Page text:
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Acid Reflux Drugs Increase Kidney Risks

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Tuesday, 24 Nov 2015 01:02 PM Current | Bio | Archive

When O.J. Simpson was sent to jail in 2008 for robbery and kidnapping, the sentence was 33 years. Lots of people thought that it was a long time coming.

In medical research, two long-term studies of a medication for acid reflux were a long time coming — and their verdicts could change your life.

Since the 1990s, proton pump inhibitors (PPIs) have been a favored treatment for GERD and even simple acid reflux. These drugs suppress stomach acid up to three days per dose and were thought to have minimal side effects.

But two recent studies might change treatment standards.

The first, from Johns Hopkins, tracked 10,482 adults with normal kidney function for 15 years. It found that PPI users were 20 to 50 percent more likely to develop chronic kidney disease than non-PPI users.

The second study, out of SUNY Buffalo, tracked more than 240,000 patients for 17 years and had similar results.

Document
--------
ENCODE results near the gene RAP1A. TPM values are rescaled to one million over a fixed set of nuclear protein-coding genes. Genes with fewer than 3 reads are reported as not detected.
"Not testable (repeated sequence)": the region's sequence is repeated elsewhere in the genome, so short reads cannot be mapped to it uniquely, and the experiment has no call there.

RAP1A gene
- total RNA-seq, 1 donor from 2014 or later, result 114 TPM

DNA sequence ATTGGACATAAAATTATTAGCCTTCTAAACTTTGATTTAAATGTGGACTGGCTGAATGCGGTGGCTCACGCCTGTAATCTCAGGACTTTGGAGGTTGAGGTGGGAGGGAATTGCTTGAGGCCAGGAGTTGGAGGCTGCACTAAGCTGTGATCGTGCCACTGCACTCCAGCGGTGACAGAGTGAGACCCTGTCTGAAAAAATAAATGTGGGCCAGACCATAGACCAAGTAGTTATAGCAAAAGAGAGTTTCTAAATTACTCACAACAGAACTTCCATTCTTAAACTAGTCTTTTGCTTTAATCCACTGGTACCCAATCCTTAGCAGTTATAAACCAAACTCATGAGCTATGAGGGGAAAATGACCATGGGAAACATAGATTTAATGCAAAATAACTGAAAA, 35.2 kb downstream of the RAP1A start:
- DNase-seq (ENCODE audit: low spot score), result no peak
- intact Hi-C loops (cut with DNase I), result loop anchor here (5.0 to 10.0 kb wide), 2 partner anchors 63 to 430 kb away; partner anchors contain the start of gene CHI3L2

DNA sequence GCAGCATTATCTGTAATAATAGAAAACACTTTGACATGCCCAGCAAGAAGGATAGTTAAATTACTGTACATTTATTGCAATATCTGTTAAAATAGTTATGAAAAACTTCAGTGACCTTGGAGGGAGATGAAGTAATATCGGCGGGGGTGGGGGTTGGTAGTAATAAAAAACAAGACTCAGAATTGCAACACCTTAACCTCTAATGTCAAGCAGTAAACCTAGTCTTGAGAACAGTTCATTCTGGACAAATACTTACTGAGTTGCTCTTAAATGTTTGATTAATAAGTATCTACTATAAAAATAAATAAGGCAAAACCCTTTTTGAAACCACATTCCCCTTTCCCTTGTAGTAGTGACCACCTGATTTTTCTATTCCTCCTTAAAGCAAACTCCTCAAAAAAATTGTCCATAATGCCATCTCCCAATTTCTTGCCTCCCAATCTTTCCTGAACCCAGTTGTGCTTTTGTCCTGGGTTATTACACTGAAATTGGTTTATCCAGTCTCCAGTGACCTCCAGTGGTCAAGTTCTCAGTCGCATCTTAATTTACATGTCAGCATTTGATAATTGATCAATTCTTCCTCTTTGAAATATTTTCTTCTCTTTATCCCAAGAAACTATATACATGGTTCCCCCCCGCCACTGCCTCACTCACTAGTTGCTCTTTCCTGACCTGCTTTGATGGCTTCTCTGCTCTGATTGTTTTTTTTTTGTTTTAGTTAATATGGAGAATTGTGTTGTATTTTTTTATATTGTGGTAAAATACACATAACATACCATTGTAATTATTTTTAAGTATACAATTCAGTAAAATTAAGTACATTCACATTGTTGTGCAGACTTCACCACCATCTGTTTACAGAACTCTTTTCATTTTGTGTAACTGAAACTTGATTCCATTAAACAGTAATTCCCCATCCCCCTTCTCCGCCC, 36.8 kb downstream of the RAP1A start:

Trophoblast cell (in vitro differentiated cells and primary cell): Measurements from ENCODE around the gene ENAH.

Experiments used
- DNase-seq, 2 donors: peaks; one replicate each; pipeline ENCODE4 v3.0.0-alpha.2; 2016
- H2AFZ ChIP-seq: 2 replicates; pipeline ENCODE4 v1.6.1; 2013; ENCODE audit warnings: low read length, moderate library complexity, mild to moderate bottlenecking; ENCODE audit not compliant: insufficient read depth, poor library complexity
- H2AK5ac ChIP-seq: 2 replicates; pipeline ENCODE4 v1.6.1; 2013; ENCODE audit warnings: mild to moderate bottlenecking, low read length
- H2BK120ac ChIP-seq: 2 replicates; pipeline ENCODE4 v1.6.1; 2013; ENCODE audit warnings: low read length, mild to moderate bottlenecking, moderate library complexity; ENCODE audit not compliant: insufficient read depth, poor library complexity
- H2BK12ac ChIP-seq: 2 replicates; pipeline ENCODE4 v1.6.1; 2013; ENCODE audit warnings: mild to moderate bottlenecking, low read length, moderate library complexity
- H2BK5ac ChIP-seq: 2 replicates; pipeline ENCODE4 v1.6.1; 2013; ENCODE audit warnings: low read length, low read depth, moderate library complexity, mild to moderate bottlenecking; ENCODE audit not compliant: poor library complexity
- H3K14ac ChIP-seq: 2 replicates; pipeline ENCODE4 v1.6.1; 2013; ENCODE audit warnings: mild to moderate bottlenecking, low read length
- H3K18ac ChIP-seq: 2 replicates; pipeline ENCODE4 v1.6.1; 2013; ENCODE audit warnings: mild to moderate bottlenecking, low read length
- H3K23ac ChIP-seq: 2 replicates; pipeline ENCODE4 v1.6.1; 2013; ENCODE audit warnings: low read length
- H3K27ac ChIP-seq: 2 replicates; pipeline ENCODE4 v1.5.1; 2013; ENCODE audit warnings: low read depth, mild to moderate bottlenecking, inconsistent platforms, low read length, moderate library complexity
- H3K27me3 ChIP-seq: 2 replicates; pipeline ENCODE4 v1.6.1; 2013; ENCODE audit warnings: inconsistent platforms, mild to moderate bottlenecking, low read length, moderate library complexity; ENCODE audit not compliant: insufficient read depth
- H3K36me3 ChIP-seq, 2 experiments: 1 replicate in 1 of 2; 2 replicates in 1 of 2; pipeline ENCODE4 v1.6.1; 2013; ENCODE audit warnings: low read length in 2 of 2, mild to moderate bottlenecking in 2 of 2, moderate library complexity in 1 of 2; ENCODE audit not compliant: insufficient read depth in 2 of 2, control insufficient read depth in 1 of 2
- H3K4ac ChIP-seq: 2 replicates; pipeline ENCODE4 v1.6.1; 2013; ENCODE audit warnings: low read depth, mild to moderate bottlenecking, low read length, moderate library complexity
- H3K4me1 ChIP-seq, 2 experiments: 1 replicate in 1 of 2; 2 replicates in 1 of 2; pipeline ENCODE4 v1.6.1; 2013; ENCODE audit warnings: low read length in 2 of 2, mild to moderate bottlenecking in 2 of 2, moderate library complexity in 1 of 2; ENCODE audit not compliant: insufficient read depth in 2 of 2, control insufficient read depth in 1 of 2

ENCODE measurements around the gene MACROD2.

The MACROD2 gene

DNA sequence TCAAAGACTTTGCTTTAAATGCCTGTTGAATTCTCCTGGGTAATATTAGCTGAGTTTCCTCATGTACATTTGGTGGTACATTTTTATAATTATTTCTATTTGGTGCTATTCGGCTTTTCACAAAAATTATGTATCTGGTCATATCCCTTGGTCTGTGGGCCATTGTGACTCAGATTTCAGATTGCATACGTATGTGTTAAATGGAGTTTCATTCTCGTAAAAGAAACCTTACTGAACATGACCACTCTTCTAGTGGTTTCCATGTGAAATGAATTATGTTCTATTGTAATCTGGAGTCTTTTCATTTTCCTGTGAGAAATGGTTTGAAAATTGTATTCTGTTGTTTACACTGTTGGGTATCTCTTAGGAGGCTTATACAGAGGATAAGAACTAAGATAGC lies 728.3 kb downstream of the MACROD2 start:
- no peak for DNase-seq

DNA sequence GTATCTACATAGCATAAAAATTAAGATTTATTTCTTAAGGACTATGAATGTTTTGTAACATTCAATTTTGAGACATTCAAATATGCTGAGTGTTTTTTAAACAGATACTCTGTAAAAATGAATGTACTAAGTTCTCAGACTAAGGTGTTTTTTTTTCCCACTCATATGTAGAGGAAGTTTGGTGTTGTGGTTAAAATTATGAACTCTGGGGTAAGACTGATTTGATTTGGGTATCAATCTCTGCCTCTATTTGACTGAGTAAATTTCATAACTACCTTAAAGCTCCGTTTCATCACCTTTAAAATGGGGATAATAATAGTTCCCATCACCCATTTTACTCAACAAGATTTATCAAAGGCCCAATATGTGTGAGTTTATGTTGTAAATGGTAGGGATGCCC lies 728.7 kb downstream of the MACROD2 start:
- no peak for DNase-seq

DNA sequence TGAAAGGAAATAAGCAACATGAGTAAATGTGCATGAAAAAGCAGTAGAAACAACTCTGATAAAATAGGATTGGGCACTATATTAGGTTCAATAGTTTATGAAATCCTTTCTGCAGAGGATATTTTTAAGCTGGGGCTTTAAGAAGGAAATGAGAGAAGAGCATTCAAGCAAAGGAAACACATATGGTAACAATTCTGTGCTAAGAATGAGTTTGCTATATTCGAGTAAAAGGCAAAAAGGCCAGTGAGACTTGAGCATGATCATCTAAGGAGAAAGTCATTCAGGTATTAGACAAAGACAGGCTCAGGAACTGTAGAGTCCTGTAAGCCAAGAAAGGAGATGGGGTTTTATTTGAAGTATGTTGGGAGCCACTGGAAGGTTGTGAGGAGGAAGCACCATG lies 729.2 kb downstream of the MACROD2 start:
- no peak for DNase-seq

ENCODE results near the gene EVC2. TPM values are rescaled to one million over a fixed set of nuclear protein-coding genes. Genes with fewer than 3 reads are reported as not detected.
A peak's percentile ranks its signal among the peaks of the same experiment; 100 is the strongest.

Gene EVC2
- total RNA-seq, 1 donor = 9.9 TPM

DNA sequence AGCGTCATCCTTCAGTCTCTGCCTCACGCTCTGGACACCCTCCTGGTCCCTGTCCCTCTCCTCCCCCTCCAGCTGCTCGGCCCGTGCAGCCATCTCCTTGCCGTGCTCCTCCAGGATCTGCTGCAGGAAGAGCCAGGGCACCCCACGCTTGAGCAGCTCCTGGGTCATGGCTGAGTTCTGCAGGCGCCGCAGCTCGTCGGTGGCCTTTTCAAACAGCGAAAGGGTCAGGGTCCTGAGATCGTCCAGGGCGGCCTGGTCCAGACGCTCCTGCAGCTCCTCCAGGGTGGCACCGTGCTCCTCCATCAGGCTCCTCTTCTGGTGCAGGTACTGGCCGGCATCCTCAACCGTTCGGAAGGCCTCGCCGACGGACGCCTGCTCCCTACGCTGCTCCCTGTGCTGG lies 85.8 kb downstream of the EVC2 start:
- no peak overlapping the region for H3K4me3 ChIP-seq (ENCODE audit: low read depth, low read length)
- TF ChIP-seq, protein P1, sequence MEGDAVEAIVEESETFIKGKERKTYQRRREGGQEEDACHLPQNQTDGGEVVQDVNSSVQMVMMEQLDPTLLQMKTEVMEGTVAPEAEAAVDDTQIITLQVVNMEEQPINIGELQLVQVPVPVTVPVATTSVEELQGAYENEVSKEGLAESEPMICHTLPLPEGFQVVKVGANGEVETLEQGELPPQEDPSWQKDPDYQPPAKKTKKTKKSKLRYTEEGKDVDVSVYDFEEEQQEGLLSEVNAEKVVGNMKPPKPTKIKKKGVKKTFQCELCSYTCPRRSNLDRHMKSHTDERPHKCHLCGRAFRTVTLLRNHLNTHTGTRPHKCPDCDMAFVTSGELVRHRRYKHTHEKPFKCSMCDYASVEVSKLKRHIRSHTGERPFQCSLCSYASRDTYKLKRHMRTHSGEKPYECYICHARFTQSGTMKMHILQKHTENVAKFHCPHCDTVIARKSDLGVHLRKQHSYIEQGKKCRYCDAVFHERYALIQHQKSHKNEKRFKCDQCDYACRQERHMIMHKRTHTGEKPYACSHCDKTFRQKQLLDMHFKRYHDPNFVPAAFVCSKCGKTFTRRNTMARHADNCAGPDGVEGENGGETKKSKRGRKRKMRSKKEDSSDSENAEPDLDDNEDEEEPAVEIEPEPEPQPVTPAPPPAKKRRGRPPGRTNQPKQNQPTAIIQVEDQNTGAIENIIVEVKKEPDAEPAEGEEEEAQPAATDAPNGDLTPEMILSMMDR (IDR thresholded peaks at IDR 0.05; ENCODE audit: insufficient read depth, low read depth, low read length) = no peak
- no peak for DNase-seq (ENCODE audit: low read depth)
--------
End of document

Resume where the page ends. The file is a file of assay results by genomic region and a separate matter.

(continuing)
Both studies also reported that people who used H2 blockers (another medication for acid reflux, which only lasts 12 hours per dose) didn't increase the risk for chronic kidney disease.

Cases of chronic kidney disease are on the rise (increasing red-meat consumption is also a trigger), affecting around 31 million Americans.

If properly prescribed for GERD, taking PPIs might be worth the reduced risk of esophageal cancer. But the lead author of the SUNY study warns that two-thirds of the time the drugs are not prescribed appropriately.

So don't dose yourself with over-the-counter PPIs. Instead, talk with your doctor about how to quell your stomach fires.
 

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Two long-term studies of a medication for acid reflux were a long time coming — and their verdicts could change your life.
proton pump inhibitors, acid reflux, kidney, Dr. Oz
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2015-02-24
Tuesday, 24 Nov 2015 01:02 PM
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